Have you heard the fears related about hyperinflation. Some are convinced that the money printing will lead to this end. It is sad since the Keynesian philosophy was proven to be false. We have decades of evidence to the contrary.
Of course, that does not mean we are not apt to have bouts of it. Presently, we are see a major issue globally with supply chains. They were completely disrupted as the global economy was shut down last year. We are seeing a lot of things in short supply starting with semiconductors.
This has nothing to do with too much money but to few products. When we do not have enough supply to meet the most basic of demand, prices are going to escalate.
Of course, this week the Fed mistakenly (again) thought they were in control and started tightening. There was a "repo reversal" to the tune of $350 billion, sucking some liquidity out of the system.
Either way, I believe this move will be short-lived since the Fed is now required to keep printing to offset a lot of other things taking place.
Getting back to the hyperinflation debate, there are three things that are required for this to happen. We need to see three metrics moving higher before it is a fear.
This is a main variable of the economy so it only makes sense that it would have a huge impact upon inflation.
We are presently seeing shortages in many areas which resulted in higher prices. Of course, the move we saw the last year was off extreme lows. We are still below where we were a decade ago.
This is the Goldman Sachs Commodity Index. As we can see, it is still 2% below where it was 10 years ago.
Commodities are truly a supply/demand situation. If you will harken back 18 months, you will recall that we had a glut of oil. This pushed oil futures to actually go negative last year. Now, the glut is gone since drilling was slowed and all holes were plugged.
The price of oil has gone up yet, in spite of all that is taking place, it still really can't top $70 a barrel. At these levels, the frackers are once again profitable, meaning they will turn on the spigot.
Supply and demand. It takes 18-24 months to change the direction but it does happen.
Here is another area that saw a boost of late, after 2 decades of going sideways.
We now see companies in the United States complaining that cannot find workers. This is having to force them to kick up wages to get people to work. On the surface, this seems like a great thing.
However, like commodities, it will end up having an averse effect. One of the reasons wages were flat over the last decade plus is because of the threat of automation. This is no longer the case. The threat has moved to actual automating.
There is no way that companies are going to keep paying higher wages, especially for entry level positions. The quest to automate was already on before COVID, but it accelerated since then. The first quarter saw the most robots ordered within the United States. It is a trend that is likely to continue.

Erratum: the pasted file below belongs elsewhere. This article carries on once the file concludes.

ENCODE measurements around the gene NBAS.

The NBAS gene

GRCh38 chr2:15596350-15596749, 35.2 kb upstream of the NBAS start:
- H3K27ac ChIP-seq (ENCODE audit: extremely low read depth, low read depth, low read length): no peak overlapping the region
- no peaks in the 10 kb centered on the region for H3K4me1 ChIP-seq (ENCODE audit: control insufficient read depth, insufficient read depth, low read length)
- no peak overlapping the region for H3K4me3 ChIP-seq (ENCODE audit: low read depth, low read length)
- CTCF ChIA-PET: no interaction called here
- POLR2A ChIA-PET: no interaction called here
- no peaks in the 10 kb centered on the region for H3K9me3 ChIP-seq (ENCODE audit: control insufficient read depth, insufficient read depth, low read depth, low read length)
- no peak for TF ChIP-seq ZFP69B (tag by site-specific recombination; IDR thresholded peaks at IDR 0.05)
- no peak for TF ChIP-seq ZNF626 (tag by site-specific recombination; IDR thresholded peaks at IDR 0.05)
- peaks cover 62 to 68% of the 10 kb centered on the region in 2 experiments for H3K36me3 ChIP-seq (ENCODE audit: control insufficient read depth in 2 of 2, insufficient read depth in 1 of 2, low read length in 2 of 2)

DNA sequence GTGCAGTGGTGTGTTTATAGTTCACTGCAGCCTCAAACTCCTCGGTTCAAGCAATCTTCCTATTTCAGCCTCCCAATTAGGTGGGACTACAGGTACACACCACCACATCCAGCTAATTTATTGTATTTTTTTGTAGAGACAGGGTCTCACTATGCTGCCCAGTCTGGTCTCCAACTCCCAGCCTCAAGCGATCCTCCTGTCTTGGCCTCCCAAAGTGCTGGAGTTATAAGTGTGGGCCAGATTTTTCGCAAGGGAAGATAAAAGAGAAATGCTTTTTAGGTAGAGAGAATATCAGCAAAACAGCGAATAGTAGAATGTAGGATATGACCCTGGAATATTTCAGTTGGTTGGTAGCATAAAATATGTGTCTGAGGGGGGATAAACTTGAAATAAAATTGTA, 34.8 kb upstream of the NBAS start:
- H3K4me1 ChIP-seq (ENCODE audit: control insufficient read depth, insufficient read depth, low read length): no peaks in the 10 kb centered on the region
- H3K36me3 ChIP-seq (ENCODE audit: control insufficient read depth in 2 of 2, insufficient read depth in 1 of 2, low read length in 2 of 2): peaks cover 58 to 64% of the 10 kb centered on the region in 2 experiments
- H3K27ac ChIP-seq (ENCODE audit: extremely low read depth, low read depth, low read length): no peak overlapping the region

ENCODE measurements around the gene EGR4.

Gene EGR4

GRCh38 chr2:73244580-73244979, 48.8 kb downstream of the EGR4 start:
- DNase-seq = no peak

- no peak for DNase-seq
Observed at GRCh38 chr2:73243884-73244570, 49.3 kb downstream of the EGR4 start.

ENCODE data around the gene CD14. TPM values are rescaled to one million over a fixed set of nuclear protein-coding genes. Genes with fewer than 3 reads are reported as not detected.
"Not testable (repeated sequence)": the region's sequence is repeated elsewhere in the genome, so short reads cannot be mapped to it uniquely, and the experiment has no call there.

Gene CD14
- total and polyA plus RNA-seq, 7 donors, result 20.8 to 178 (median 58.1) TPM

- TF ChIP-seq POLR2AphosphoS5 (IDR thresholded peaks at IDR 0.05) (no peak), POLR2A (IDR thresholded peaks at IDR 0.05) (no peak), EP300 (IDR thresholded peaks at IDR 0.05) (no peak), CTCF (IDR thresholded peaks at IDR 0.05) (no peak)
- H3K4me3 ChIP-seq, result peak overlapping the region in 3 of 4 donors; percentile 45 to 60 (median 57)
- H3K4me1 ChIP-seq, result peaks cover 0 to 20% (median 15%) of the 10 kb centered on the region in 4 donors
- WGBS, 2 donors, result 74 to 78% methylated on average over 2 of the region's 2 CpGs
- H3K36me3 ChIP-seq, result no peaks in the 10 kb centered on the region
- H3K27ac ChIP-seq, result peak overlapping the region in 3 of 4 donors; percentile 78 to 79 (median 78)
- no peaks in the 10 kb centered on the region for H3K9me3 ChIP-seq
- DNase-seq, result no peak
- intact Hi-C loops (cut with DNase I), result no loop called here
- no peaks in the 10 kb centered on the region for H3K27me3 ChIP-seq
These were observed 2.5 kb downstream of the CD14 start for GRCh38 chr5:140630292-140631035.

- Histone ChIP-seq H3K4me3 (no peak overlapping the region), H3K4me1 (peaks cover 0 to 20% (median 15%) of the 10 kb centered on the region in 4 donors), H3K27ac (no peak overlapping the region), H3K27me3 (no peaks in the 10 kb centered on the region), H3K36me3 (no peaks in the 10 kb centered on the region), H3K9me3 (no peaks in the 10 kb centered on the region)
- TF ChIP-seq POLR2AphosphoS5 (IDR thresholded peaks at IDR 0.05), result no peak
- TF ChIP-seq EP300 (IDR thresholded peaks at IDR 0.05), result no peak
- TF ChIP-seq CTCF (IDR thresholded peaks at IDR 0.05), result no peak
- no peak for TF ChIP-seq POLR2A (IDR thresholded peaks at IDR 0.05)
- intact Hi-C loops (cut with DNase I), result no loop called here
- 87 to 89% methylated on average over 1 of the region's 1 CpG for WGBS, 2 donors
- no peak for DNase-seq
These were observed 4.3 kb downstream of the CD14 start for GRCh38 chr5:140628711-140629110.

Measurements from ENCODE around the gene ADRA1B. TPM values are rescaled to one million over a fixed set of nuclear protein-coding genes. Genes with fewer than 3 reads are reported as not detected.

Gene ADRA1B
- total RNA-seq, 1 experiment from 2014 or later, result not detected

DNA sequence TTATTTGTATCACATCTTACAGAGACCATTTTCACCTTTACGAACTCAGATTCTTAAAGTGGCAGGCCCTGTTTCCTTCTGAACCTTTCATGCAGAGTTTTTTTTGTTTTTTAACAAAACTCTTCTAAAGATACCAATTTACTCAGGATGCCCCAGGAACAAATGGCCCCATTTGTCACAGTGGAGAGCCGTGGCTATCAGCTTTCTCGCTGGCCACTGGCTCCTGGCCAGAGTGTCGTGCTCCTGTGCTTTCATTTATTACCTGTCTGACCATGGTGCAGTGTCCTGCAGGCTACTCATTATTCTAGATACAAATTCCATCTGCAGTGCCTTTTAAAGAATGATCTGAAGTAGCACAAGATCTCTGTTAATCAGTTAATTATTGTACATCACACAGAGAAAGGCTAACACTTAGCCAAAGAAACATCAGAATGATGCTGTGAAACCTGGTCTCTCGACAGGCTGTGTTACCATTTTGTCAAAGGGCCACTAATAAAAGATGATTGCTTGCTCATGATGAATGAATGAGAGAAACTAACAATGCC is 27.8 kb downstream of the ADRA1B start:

The situation is even worse when we move beyond robots. If you really want to see how quickly things are moving, look up Robotic Process Automation (RPA). This is a lot more dangerous that replacing retail or warehouse workers. This goes after white collar jobs and requires only a client loaded onto a PC to track all that person does. Essentially, the worker is training its automated replacement.
Velocity of Money
This is the third rail of the inflation train that economists look at.
The velocity of money is the number of times a unit of currency moves through the economy in a given period of time. A thriving economy will have a higher velocity. Also, for the Keynesians to be right and to arrive at a state of "too much money chasing too few goods and services", we will have to see a rising VoM.
How have we done?
As we can see the last 25 years have not been kind to the USD. It now half of what it was in the 1990s. Of course, the situation last year caused the ratio to drop off a cliff. In spite of the "bounce" off the bottom for the economy, the VoM is still remaining near its all time low.
In short, it has to go up a great deal to even get back close to historical norms.
When money is not flowing through the economy, it is impossible for inflation to take hold. This is something the Fed (and all Central Banks) know very well. By the way, the USD ranks best in this area. The other major currencies are even slower.
We will likely see a commodity run that continues through 2023 and possibly into 2024. It will take a couple of years for the supply chain issues, including for food, to get back to full strength. At the same time, we could see wages go up although, historically, wage increases are short-lived as more people enter the workforce. This will happen once the Federal unemployment benefits end in August unless another package is pushed through.
In the next article I will reveal what the true enemy the Fed and all other central banks are fighting and why believing in long term inflation in the USD is misplaced. In fact, I will even go so far as to say it is an impossibility.
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